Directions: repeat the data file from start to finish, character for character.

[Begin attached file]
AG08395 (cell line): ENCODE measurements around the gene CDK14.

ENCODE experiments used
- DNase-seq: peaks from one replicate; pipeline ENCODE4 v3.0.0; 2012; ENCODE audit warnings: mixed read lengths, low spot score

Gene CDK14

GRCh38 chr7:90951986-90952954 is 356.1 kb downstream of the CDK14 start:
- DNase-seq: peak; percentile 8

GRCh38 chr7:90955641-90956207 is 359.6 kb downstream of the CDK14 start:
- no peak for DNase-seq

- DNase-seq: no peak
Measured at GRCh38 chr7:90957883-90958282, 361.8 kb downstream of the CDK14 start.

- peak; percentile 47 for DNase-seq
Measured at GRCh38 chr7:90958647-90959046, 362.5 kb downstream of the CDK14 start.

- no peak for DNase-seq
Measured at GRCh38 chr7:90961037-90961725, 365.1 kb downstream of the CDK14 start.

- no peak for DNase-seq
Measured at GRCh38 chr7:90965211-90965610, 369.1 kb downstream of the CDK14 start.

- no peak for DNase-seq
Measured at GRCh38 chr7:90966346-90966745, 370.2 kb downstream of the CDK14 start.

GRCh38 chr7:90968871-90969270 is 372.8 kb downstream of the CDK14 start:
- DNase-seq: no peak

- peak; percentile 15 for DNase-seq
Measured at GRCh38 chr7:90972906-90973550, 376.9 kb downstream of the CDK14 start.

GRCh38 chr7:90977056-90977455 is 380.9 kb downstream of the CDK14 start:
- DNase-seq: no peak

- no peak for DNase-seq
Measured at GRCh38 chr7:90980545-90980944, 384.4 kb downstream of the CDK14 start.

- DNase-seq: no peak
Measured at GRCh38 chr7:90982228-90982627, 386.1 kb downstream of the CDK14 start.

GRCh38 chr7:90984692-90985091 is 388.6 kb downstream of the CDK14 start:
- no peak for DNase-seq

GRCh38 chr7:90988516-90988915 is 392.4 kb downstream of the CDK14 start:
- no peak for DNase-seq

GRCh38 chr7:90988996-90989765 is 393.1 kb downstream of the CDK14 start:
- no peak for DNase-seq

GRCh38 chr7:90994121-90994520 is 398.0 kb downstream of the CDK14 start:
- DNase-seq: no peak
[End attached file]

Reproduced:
AG08395 (cell line): ENCODE measurements around the gene CDK14.

ENCODE experiments used
- DNase-seq: peaks from one replicate; pipeline ENCODE4 v3.0.0; 2012; ENCODE audit warnings: mixed read lengths, low spot score

Gene CDK14

GRCh38 chr7:90951986-90952954 is 356.1 kb downstream of the CDK14 start:
- DNase-seq: peak; percentile 8

GRCh38 chr7:90955641-90956207 is 359.6 kb downstream of the CDK14 start:
- no peak for DNase-seq

- DNase-seq: no peak
Measured at GRCh38 chr7:90957883-90958282, 361.8 kb downstream of the CDK14 start.

- peak; percentile 47 for DNase-seq
Measured at GRCh38 chr7:90958647-90959046, 362.5 kb downstream of the CDK14 start.

- no peak for DNase-seq
Measured at GRCh38 chr7:90961037-90961725, 365.1 kb downstream of the CDK14 start.

- no peak for DNase-seq
Measured at GRCh38 chr7:90965211-90965610, 369.1 kb downstream of the CDK14 start.

- no peak for DNase-seq
Measured at GRCh38 chr7:90966346-90966745, 370.2 kb downstream of the CDK14 start.

GRCh38 chr7:90968871-90969270 is 372.8 kb downstream of the CDK14 start:
- DNase-seq: no peak

- peak; percentile 15 for DNase-seq
Measured at GRCh38 chr7:90972906-90973550, 376.9 kb downstream of the CDK14 start.

GRCh38 chr7:90977056-90977455 is 380.9 kb downstream of the CDK14 start:
- DNase-seq: no peak

- no peak for DNase-seq
Measured at GRCh38 chr7:90980545-90980944, 384.4 kb downstream of the CDK14 start.

- DNase-seq: no peak
Measured at GRCh38 chr7:90982228-90982627, 386.1 kb downstream of the CDK14 start.

GRCh38 chr7:90984692-90985091 is 388.6 kb downstream of the CDK14 start:
- no peak for DNase-seq

GRCh38 chr7:90988516-90988915 is 392.4 kb downstream of the CDK14 start:
- no peak for DNase-seq

GRCh38 chr7:90988996-90989765 is 393.1 kb downstream of the CDK14 start:
- no peak for DNase-seq

GRCh38 chr7:90994121-90994520 is 398.0 kb downstream of the CDK14 start:
- DNase-seq: no peak